Benchmark Test: Env B - YouTube

Test Environment C

50 Humanoids, Full map, 300 moving parts
For this one, recording mattered, so here’s both results:
When recording: 14.2FPS, ~9.2% CPU Usage
When not recording: 18.9FPS, ~12.7% CPU Usage
Benchmark Test: Env C - YouTube

The map, as we know, is not a performance hit. (We ran the full map at 60FPS in a previous video) Therefore, we need to determine which factor caused this drastic drop.

Test Environment D

50 Humanoids, Full map, No other moving parts
Result- 48FPS, ~26.0% CPU Usage
For this one, recording didn’t change it.
Benchmark Test: Env D - YouTube

Test Environment E

No Humanoids, Full map, 300 moving parts
Result- 60FPS, ~5.7% CPU Usage
For this one, recording mattered. When not recording, the balls were refreshed a bit smoother.
Benchmark Test: Env E - YouTube


I stand by my original statement. This is not conducive to smooth gameplay.
An average match in Operation Scorpion will have about 12 humanoids, a full map, and probably about 100 moving parts at a time. This would leave the game at about 55FPS and the scope with a 40FPS refresh rate. This is not optimal, especially since other player might have slower PCs than I do.
The ViewportFrames themselves cannot render Terrain, particles, or lighting. This means that dark rooms will still appear well lit, any particle effects (muzzle flashes, breaking glass, blood) will not appear, and maps with terrain won’t work. This is not a viable method. We will simply have to hope Roblox adds an actual Dual Render system!

Enjoying my work? I love to create and share with the community, for free.

I make loads of free and open source scripts and modules for you all to use in your projects!
You can find a lot of them listed for you in my portfolio. Enjoy!

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This is some neat stuff


@LordMerc and @TheRings0fSaturn, I thought you guys would like to see this!


Really great work!


Using ViewportFrames to do this. Is something that had never occured to me!
This is absolutely amazing. Bravo!


Honestly one of the best thing to come out of ViewPortFrames.

Really wish Roblox had a in-house option for a camera system similar to this except it’s not duplicating everything into a frame - like Portal or Half Life 2’s Portal / TV systems


Also, to fix the stretching problem, under the Surface GUI make the size 800 x 800 instead of 800 x 600. :slight_smile:

I also think changing the resolution to a lower number improves performance. I could be wrong however. :stuck_out_tongue:


It’s cool but unfortunately I am not a huge fan of using hacky methods or abusing features to accomplish something. In the long run the stability of the method is very low and support either becomes very hard to maintain appropriately or cannot be done at all.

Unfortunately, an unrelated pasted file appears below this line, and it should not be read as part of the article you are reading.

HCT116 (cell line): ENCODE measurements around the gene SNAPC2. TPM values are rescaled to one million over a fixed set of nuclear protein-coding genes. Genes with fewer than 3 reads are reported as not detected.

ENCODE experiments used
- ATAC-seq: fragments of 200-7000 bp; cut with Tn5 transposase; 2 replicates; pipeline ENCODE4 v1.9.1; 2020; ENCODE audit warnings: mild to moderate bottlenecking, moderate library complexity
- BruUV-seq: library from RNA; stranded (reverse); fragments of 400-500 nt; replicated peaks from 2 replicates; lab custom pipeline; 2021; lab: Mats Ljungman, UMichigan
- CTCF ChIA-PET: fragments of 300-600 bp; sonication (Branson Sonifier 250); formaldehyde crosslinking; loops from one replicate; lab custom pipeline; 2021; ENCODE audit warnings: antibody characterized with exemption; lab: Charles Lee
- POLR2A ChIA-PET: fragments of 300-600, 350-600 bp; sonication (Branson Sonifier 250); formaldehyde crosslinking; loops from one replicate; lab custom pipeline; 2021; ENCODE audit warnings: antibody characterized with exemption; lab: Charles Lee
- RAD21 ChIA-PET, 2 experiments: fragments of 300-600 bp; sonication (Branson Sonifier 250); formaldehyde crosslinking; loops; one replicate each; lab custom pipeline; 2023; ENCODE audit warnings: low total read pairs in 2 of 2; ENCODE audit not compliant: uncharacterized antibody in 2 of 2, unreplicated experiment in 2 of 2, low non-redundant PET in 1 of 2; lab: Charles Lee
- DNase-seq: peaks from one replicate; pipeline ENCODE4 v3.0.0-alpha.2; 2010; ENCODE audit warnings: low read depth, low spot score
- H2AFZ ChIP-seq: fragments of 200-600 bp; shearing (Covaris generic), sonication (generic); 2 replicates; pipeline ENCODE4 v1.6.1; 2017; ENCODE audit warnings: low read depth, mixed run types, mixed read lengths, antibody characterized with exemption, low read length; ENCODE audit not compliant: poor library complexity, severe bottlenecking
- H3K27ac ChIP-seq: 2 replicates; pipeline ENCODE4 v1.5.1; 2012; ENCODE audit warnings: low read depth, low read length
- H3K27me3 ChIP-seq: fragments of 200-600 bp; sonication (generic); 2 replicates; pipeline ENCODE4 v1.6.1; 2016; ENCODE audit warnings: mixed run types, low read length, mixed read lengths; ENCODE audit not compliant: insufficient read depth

Though I do praise your creation, I’m afraid that a proper dual rendering system will never come to be and I can never be content with an alternative. For example: I would really love to add blurring to the peripheral vision but keep everything within the scope crystal clean.

Nice to see you working your talents, though. Gave you a post like, it’s the most I can do.


Not on a PC RN, but I wonder, what would happen if you set the time to midnight?


Great job!
I thought of doing it when they announced viewportframe, but never actually thought of how to do it


I’ve seen ur tweet it’s nice, also good job @TheRings0fSaturn looking forward to this!


Absolutely impressive work. I’m astonished.


Really awesome, was wondering when someone would make this a real thing! Could I possibly use this for my game?

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It’s interesting, but it’s not really viable for actual use cases in production (as you stated). Still cool though!

Viewports are a great step, but Roblox need to pull a full Unity / Unreal and allow for multiple render windows. Sure, it’s expensive and people will create non-performant stuff, but they already do and that’s not a good reason to limit features for stronger developers. I’ll be a happy person when I can render a secondary camera in a smaller window.


Completely agree. Multiple render windows would be so useful…


What if, instead of cloning the whole workspace, you only cloned stuff that was in the scopes view?

Edit: Not sure how this would work, but maybe use rays to get an area that you can clone? :thinking:

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I don’t know if this has been asked before but could you please add your specs to your thread so we can see what achieves 60 FPS

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I actually made that already. Here’s something that might blow your mind:
It was slower. Why?

I used a combination of screen projection and raycasts to determine if an object was visible.
That’s expensive. It’s far faster to rely on the ViewportFrame internal system of deciding which parts to render!


Very mid-range PC. Nearly a decade old, and the only thing I upgraded since buying was the graphics card.

Intel Core i7 CPU 920 @2.67GHz
8GB of RAM
GTX 750 ti

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Absolutely. I stated very clearly in the post that this is not suitable for real work. However it is cool!

And what if I told you I might already be working on blurring peripherals while keeping the scope clear…